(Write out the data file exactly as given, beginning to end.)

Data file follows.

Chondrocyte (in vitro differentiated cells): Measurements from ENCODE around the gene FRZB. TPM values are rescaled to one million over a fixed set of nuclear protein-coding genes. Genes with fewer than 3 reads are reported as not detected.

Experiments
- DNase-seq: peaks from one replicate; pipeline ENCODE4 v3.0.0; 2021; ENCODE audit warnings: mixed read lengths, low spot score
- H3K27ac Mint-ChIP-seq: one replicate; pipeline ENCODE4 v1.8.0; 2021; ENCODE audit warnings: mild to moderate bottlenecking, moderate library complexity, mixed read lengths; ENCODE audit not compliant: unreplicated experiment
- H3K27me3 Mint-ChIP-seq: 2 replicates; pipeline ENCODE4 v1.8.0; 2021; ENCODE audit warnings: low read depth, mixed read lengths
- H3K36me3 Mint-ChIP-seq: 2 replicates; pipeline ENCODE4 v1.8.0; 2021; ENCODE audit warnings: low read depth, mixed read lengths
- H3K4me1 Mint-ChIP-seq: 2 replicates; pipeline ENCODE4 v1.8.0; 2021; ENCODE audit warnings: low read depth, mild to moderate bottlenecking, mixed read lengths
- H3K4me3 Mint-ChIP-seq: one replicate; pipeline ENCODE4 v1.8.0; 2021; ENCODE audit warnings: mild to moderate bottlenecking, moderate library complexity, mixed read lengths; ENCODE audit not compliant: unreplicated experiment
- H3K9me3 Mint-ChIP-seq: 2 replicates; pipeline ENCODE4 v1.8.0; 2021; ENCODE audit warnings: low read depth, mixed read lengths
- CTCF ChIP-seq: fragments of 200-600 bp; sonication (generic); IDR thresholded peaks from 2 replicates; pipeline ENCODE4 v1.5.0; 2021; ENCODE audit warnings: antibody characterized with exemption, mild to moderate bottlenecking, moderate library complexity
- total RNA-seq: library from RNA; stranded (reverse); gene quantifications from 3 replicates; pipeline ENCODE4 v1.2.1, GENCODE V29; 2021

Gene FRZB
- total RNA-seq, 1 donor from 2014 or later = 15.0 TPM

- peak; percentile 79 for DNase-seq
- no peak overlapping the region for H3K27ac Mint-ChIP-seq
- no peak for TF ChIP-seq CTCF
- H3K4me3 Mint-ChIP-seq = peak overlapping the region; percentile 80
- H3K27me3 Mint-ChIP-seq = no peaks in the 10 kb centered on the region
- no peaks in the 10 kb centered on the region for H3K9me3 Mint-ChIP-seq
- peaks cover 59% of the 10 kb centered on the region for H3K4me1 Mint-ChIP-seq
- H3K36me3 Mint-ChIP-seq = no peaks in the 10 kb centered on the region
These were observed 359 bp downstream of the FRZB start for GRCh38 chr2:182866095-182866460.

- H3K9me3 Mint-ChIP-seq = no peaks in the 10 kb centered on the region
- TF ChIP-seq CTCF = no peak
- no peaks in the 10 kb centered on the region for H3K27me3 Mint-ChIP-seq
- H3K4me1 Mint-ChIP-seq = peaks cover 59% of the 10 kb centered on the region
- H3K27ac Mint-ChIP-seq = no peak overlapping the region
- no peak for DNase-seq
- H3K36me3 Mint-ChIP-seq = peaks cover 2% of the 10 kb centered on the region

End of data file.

Chondrocyte (in vitro differentiated cells): Measurements from ENCODE around the gene FRZB. TPM values are rescaled to one million over a fixed set of nuclear protein-coding genes. Genes with fewer than 3 reads are reported as not detected.

Experiments
- DNase-seq: peaks from one replicate; pipeline ENCODE4 v3.0.0; 2021; ENCODE audit warnings: mixed read lengths, low spot score
- H3K27ac Mint-ChIP-seq: one replicate; pipeline ENCODE4 v1.8.0; 2021; ENCODE audit warnings: mild to moderate bottlenecking, moderate library complexity, mixed read lengths; ENCODE audit not compliant: unreplicated experiment
- H3K27me3 Mint-ChIP-seq: 2 replicates; pipeline ENCODE4 v1.8.0; 2021; ENCODE audit warnings: low read depth, mixed read lengths
- H3K36me3 Mint-ChIP-seq: 2 replicates; pipeline ENCODE4 v1.8.0; 2021; ENCODE audit warnings: low read depth, mixed read lengths
- H3K4me1 Mint-ChIP-seq: 2 replicates; pipeline ENCODE4 v1.8.0; 2021; ENCODE audit warnings: low read depth, mild to moderate bottlenecking, mixed read lengths
- H3K4me3 Mint-ChIP-seq: one replicate; pipeline ENCODE4 v1.8.0; 2021; ENCODE audit warnings: mild to moderate bottlenecking, moderate library complexity, mixed read lengths; ENCODE audit not compliant: unreplicated experiment
- H3K9me3 Mint-ChIP-seq: 2 replicates; pipeline ENCODE4 v1.8.0; 2021; ENCODE audit warnings: low read depth, mixed read lengths
- CTCF ChIP-seq: fragments of 200-600 bp; sonication (generic); IDR thresholded peaks from 2 replicates; pipeline ENCODE4 v1.5.0; 2021; ENCODE audit warnings: antibody characterized with exemption, mild to moderate bottlenecking, moderate library complexity
- total RNA-seq: library from RNA; stranded (reverse); gene quantifications from 3 replicates; pipeline ENCODE4 v1.2.1, GENCODE V29; 2021

Gene FRZB
- total RNA-seq, 1 donor from 2014 or later = 15.0 TPM

- peak; percentile 79 for DNase-seq
- no peak overlapping the region for H3K27ac Mint-ChIP-seq
- no peak for TF ChIP-seq CTCF
- H3K4me3 Mint-ChIP-seq = peak overlapping the region; percentile 80
- H3K27me3 Mint-ChIP-seq = no peaks in the 10 kb centered on the region
- no peaks in the 10 kb centered on the region for H3K9me3 Mint-ChIP-seq
- peaks cover 59% of the 10 kb centered on the region for H3K4me1 Mint-ChIP-seq
- H3K36me3 Mint-ChIP-seq = no peaks in the 10 kb centered on the region
These were observed 359 bp downstream of the FRZB start for GRCh38 chr2:182866095-182866460.

- H3K9me3 Mint-ChIP-seq = no peaks in the 10 kb centered on the region
- TF ChIP-seq CTCF = no peak
- no peaks in the 10 kb centered on the region for H3K27me3 Mint-ChIP-seq
- H3K4me1 Mint-ChIP-seq = peaks cover 59% of the 10 kb centered on the region
- H3K27ac Mint-ChIP-seq = no peak overlapping the region
- no peak for DNase-seq
- H3K36me3 Mint-ChIP-seq = peaks cover 2% of the 10 kb centered on the region